Saturday, January 19, 2013

What Makes a Joke Funny?

I got the following funny story from a recent post on Frank Viola's blog, one I recommend (and that usually has much more serious content :-):

An old Italian-American man wanted to plant his annual tomato garden, but it was very difficult work, as the ground was hard. His only son, Vincent, who used to help him, was in prison. The old man wrote a letter to his son and described his predicament:

Dear Vinnie,
I’m pretty upset. It looks like I won’t be able to plant my tomato garden this year. I’m just getting too old to be digging up a garden plot. The ground is just too hard. I know if you were here you would dig it for me. Oh well. Maybe in the future.

A few days later he received a letter from his son.

Dear Pop,
Don’t dig up that garden. That’s where the bodies are buried.

At 4 am the next morning, FBI agents and local police arrived and dug up the entire area without finding any bodies. They apologized to the old man and left. That same day the old man received another letter from his son.

Dear Pop,
You should be able to plant the tomatoes now. That’s the best I could do under the circumstances.

I thought this was pretty funny, but not to spoil the fun by over-analyzing the reasons why, I'm always intrigued by what makes us laugh. You'd think it would be because something is just purely delightful, but I've come to think it may be closer to the same triggers that make us cry.

Think about it. Jokes and other humorous tales are seldom funny in the sense that they are about highly pleasurable experiences. That is, we seldom laugh hearing stories where everything is wonderful from beginning to end. Rather it may be from the sense of comic relief we feel over someone else's dilemma, embarrassment or dumb mistake in fact being someone else's rather than ours own.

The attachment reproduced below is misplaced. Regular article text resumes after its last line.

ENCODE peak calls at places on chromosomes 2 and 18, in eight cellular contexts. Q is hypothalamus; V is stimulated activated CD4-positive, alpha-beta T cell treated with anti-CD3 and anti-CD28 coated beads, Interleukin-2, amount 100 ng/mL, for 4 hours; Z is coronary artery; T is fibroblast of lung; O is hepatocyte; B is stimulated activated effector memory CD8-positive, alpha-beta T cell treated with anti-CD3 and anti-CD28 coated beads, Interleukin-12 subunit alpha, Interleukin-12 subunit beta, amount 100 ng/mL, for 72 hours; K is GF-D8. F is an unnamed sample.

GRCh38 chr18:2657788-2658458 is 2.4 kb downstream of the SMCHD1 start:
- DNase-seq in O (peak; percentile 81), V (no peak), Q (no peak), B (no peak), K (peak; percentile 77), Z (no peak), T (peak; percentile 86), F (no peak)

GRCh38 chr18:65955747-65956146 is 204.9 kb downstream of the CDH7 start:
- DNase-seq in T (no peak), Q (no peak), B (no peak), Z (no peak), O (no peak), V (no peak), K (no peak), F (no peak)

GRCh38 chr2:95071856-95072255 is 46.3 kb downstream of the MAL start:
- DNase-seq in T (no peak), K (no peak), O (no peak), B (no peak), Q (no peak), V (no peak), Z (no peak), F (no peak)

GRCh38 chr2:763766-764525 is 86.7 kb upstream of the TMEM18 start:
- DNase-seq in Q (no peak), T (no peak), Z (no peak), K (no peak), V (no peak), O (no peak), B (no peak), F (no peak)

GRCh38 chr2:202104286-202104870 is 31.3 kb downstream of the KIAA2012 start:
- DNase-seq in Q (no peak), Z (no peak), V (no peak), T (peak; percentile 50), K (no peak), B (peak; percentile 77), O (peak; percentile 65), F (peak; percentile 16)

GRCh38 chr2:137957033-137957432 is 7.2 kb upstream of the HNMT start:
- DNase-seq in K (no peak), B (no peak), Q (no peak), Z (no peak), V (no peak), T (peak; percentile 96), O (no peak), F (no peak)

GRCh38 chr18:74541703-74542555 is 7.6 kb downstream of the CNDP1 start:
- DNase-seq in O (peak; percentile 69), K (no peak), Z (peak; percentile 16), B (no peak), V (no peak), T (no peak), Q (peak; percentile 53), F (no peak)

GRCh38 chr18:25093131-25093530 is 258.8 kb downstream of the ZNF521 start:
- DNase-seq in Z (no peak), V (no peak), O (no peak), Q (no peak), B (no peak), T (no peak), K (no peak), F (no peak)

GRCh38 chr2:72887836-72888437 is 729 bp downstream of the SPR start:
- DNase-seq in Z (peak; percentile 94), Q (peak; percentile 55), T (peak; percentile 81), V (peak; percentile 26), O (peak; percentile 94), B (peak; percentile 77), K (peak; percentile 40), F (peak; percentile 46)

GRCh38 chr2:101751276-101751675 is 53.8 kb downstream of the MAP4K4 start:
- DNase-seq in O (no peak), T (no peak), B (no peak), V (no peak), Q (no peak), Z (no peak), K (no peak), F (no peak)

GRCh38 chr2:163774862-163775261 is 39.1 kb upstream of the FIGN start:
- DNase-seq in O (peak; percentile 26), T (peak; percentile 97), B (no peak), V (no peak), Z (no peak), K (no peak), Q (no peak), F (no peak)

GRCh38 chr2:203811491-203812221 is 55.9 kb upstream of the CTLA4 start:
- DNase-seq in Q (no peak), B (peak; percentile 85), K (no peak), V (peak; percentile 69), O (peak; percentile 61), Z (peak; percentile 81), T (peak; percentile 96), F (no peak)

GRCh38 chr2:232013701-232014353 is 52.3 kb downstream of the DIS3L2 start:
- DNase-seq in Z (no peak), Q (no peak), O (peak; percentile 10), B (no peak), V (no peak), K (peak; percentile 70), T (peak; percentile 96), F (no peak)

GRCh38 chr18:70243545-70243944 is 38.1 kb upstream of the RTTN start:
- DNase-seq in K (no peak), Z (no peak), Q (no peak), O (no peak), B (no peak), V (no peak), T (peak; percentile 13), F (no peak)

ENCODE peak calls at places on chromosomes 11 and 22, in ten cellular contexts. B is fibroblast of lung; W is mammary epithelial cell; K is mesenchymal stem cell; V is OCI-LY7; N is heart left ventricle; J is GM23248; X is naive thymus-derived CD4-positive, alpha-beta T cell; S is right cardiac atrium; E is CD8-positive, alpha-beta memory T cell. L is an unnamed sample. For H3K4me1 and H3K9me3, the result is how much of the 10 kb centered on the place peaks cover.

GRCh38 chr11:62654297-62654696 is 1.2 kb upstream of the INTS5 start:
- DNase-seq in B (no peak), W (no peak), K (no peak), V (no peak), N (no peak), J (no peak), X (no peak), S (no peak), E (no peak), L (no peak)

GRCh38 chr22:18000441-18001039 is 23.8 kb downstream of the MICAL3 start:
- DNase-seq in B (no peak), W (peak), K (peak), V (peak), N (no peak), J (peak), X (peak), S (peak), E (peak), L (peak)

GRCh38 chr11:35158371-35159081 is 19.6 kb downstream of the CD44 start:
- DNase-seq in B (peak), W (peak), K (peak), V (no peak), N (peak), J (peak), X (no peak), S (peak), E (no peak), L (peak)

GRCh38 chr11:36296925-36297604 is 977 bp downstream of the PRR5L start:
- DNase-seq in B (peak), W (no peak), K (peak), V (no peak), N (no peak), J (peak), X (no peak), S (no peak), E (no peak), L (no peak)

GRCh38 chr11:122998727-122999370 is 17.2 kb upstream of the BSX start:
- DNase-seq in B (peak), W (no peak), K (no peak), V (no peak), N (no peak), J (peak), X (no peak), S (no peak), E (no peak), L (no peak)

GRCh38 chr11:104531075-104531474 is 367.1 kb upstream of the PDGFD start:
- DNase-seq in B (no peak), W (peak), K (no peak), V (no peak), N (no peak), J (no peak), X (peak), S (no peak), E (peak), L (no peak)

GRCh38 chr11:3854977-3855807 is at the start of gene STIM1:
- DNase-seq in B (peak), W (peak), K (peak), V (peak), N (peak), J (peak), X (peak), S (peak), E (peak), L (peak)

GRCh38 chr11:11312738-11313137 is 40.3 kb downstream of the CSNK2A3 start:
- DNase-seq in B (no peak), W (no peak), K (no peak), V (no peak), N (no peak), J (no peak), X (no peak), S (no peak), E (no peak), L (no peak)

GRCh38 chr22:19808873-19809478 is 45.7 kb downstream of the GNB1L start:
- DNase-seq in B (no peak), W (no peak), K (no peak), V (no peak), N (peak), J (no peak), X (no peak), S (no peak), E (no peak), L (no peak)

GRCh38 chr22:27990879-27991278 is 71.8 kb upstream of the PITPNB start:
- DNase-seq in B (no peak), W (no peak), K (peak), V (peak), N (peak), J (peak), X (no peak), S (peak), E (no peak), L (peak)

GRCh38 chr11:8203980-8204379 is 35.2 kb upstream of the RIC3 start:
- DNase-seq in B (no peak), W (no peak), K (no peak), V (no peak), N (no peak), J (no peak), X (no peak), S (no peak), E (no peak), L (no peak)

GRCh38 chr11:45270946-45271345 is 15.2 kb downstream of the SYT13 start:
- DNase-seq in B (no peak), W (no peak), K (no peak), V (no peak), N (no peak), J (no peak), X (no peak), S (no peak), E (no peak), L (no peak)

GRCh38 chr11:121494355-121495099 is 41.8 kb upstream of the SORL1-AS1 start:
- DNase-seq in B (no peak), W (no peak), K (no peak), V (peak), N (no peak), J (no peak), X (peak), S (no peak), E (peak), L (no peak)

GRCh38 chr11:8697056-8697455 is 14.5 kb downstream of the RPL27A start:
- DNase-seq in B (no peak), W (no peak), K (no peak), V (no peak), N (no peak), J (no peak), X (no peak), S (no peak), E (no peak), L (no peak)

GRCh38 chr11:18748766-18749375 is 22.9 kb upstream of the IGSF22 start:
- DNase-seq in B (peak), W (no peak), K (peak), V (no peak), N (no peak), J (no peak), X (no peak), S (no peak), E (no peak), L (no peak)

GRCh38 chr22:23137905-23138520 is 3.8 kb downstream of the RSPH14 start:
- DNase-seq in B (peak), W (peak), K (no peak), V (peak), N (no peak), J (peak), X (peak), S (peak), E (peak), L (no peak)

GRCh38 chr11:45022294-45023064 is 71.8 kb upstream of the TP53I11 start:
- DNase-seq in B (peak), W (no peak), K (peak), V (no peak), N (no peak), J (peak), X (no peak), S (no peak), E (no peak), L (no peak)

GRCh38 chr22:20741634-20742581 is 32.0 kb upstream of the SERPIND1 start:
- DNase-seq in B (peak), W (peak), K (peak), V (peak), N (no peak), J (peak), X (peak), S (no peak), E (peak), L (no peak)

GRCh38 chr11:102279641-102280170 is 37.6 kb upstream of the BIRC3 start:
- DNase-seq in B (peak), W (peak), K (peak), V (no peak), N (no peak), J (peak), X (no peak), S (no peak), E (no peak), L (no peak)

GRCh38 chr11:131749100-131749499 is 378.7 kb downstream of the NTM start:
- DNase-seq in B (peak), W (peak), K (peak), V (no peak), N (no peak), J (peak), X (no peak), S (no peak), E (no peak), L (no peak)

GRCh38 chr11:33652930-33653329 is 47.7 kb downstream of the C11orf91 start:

In most respects, the above story is a sad tale. The father is old and lives alone. He loves to grow tomatoes in his garden, but the ground is too hard for him to dig the soil. He has only one son, and that son is in prison for something bad he must have done, and for who knows how long. And there are supposedly some unknown dead bodies buried in the back yard, surely not a good thing. Then the police show up at a dreadfully early hour, disrupting the old man's sleep and his normally peaceful day. So far, everything sounds depressing.

Then there are the elements of suspense and surprise. "That's where the bodies are buried" introduces an unexpected twist to the story. We want to hear more. The police and FBI showing up add to the drama. Then there is more surprise in that they find nothing. But the clincher, the totally unexpected, out-of-the-box surprise is learning that this was all a clever scheme by son Vinnie to get the garden dug up for his father. Here we get to the sense of comic relief, with everything turning out surprisingly well due to someone upstaging and completely outsmarting those who normally have all the power and control. We get the delicious satisfaction of seeing uppity, self-important or seemingly more powerful people stripped of some of their stature (which, by the way, may be why there are so many lawyer, clergy and mother-in-law jokes). David brings down Goliath.

All of this introduces another darker element in many laughter-evoking jokes. Why do we laugh at seeing someone being hurt, frustrated or brought down a notch or two? In this case, the police and FBI are outsmarted, and by completely devious means. Vinnie lies about the bodies and tricks the powers that be into exhausting themselves for hours digging up some really hard ground. We all know this is a big mistake, but we get to laugh, at others' expense, at behaviors that would otherwise violate our values. 

Again, I don't want to spoil all the fun we can have with a good humored and well told tale. At one level, it's just a joke, and most of us take life far too seriously. But it may not hurt to understand some of the reasons we laugh at what we do. Maybe comedy is just one of the healthier alternatives we have to crying about all the tragedies and absurdities in life.

I welcome your reflections.
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